STEEL COMPANY v. CITIZENS FOR A BETTER ENVIRONMENT

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Case Basics
Docket No. 
96-643
Petitioner 
Steel Company
Respondent 
Citizens for a Better Environment
Opinion 
Advocates
(Argued the cause for the petitioner)
(Argued the cause for the respondent)
(Argued the cause for the United States, as amicus curiae, by special leave of court, supporting the respondent)
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Facts of the Case 

In 1995, Citizens For A Better Environment, a environmental protection organization, filed an enforcement action for relief under the Emergency Planning And Community Right-To-Know Act of 1986's (EPCRA) Citizen-Suit Provision. Citizens alleged that the Chicago Steel And Pickling Company had violated the EPCRA by failing to file timely toxic- and hazardous-chemical storage and emission reports since 1988. Ultimately, Chicago Steel filed all of the overdue forms with the relevant agencies by the time the complaint was acted on. Arguing this fact and that the EPCRA does not allow suit for purely historical violations, Chicago Steel filed a motion to dismiss, contending that Citizens' allegation of untimeliness in filing was not a claim upon which relief could be granted. The District Court agreed. In reversing, the Court of Appeals concluded that the EPCRA authorizes citizen suits for purely past violations.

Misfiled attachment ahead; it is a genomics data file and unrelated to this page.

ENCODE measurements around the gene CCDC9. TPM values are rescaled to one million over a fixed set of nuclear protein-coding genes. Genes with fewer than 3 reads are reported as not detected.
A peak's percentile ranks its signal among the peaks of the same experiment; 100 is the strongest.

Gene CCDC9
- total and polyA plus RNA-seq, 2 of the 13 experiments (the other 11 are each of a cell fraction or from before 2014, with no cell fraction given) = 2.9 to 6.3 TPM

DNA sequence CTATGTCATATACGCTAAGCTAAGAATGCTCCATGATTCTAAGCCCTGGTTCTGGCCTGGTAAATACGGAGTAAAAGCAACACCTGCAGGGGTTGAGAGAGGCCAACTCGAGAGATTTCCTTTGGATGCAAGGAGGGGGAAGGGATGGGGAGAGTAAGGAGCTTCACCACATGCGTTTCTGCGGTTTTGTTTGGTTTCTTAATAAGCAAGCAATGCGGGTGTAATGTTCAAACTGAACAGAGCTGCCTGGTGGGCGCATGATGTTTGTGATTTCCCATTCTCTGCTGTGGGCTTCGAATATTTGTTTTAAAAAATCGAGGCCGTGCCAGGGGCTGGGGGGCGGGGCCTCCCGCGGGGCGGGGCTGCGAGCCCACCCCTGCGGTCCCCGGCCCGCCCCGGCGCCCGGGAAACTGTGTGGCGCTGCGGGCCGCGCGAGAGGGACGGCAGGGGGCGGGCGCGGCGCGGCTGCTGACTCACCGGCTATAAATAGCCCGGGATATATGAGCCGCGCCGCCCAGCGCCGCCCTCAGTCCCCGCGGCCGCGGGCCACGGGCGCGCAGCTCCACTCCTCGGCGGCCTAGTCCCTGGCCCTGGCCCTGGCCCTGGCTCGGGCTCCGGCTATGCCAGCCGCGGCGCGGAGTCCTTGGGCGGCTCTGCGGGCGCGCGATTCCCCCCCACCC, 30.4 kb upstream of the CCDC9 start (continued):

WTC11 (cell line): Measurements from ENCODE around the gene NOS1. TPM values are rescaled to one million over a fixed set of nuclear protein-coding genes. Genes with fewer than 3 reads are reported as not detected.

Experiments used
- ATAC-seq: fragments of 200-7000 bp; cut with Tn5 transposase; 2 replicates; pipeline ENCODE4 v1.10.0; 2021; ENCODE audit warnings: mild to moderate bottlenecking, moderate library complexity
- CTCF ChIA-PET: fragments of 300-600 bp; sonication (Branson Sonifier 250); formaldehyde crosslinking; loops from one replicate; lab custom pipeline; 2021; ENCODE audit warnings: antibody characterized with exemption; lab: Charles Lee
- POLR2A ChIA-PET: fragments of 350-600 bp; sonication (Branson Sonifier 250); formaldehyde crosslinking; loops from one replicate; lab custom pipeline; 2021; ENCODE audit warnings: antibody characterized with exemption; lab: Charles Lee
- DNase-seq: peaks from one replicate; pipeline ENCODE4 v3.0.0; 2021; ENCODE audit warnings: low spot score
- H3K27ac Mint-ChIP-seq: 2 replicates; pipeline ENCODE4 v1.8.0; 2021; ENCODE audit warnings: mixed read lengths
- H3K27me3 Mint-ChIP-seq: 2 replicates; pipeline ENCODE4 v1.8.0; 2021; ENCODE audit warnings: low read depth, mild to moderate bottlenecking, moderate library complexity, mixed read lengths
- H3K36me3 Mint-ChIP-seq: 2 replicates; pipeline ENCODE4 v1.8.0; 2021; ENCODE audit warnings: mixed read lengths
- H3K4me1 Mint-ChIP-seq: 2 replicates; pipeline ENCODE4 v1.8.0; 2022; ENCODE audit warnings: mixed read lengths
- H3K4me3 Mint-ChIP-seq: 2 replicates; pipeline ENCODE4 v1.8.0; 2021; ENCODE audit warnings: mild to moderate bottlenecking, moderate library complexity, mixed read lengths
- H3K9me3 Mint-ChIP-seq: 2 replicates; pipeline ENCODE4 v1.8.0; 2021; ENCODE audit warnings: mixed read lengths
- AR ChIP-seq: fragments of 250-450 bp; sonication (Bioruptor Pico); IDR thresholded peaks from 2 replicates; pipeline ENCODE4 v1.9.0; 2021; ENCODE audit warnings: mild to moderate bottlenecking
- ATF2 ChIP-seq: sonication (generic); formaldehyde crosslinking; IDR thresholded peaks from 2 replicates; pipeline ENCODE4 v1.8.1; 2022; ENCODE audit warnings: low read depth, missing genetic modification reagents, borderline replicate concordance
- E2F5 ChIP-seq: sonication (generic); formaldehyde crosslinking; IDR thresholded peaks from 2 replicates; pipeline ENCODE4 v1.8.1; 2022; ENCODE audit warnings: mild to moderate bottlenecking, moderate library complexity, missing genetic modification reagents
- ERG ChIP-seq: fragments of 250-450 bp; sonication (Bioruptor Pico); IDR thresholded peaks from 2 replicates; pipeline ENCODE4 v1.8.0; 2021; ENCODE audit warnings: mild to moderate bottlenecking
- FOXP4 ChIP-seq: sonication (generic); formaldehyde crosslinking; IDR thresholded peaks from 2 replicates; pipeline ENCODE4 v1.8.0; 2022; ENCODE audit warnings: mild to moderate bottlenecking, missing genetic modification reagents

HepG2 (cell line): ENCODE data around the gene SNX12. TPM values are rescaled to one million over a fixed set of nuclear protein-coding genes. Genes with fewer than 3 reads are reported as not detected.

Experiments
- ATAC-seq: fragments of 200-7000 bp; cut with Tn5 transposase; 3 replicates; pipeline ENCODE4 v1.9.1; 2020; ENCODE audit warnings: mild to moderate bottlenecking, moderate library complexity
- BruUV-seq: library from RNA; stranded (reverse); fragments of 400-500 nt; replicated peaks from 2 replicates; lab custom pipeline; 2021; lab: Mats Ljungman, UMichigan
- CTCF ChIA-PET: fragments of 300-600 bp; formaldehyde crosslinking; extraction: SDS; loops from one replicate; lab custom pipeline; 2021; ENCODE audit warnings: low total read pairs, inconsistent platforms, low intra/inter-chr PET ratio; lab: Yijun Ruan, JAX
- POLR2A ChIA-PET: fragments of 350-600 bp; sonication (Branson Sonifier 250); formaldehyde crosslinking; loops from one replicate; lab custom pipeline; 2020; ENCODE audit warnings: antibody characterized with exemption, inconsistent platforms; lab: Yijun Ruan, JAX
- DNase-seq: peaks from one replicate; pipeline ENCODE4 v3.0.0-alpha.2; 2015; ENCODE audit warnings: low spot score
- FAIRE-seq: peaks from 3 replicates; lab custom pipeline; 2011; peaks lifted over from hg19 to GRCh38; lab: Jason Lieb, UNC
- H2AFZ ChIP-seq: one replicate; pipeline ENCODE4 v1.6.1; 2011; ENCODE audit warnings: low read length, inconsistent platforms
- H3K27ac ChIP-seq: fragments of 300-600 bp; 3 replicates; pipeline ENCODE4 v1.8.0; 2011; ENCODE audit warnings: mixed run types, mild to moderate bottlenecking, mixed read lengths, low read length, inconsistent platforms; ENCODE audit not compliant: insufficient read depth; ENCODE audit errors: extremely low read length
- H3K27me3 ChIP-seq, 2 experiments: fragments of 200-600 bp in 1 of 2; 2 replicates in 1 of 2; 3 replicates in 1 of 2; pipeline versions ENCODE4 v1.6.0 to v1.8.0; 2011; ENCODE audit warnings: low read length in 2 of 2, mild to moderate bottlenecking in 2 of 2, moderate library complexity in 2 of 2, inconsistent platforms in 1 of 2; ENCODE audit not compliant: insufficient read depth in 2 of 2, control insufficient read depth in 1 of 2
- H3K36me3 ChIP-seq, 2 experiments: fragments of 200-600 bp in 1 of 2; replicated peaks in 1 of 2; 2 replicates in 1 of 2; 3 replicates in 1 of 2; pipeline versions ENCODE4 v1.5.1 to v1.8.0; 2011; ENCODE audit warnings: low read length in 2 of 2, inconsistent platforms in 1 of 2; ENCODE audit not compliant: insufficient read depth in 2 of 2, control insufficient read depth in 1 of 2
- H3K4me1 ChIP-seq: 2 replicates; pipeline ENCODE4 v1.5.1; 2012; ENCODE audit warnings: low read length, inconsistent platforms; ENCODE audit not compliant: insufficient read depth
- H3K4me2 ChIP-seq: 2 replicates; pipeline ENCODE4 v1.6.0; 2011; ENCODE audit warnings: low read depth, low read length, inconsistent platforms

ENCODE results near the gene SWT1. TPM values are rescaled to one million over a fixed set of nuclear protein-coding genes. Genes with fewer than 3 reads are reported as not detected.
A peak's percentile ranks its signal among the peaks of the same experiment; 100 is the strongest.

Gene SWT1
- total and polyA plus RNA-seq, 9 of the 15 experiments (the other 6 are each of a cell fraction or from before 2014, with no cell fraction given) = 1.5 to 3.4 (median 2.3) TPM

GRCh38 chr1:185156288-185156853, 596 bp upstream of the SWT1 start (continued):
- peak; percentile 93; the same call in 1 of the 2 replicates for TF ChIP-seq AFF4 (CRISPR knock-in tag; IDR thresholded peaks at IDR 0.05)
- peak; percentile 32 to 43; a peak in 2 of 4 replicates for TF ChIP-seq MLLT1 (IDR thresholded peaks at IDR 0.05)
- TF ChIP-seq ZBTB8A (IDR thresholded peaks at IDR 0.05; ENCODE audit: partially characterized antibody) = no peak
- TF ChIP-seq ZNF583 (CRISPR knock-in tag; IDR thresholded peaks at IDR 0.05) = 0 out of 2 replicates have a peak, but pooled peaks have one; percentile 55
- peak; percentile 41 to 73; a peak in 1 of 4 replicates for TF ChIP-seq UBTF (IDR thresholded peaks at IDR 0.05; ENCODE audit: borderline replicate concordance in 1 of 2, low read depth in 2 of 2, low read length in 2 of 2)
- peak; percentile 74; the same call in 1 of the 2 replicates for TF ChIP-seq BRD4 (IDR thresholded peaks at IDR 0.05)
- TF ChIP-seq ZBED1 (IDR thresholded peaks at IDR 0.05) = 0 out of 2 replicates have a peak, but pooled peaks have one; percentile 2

Question 

Does an environmental organization have standing to bring suit against companies that fail to meet the Emergency Planning And Community Right-To-Know Act Of 1986's deadlines for filing toxic- and hazardous-chemical storage and emission reports? Does the EPCRA authorize suits for purely past violations?

Conclusion 
Decision: 9 votes for Steel Company, 0 vote(s) against
Legal provision: Article 3, Section 2, Paragraph 1: Case or Controversy Requirement

No and the Court did not answer the question. In an opinion delivered by Justice Antonin Scalia, the Court held, because none of the relief sought would likely remedy its alleged injury in fact, that Citizens For A Better Environment lacked standing to maintain suit and that the Court and lower federal courts lack the jurisdiction to entertain it. While all nine Justices agreed that the organization lacked standing, they disagreed on the reasons. Lacking jurisdiction, the Court declined to answer whether the EPCRA authorizes suits for purely past violations. Justices Sandra Day O'Connor, Stephen G. Breyer, John Paul Stevens and Ruth Bader Ginsburg wrote concurring opinions.

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STEEL COMPANY v. CITIZENS FOR A BETTER ENVIRONMENT. The Oyez Project at IIT Chicago-Kent College of Law. 23 October 2014. <http://www.oyez.org/cases/1990-1999/1997/1997_96_643>.
STEEL COMPANY v. CITIZENS FOR A BETTER ENVIRONMENT, The Oyez Project at IIT Chicago-Kent College of Law, http://www.oyez.org/cases/1990-1999/1997/1997_96_643 (last visited October 23, 2014).
"STEEL COMPANY v. CITIZENS FOR A BETTER ENVIRONMENT," The Oyez Project at IIT Chicago-Kent College of Law, accessed October 23, 2014, http://www.oyez.org/cases/1990-1999/1997/1997_96_643.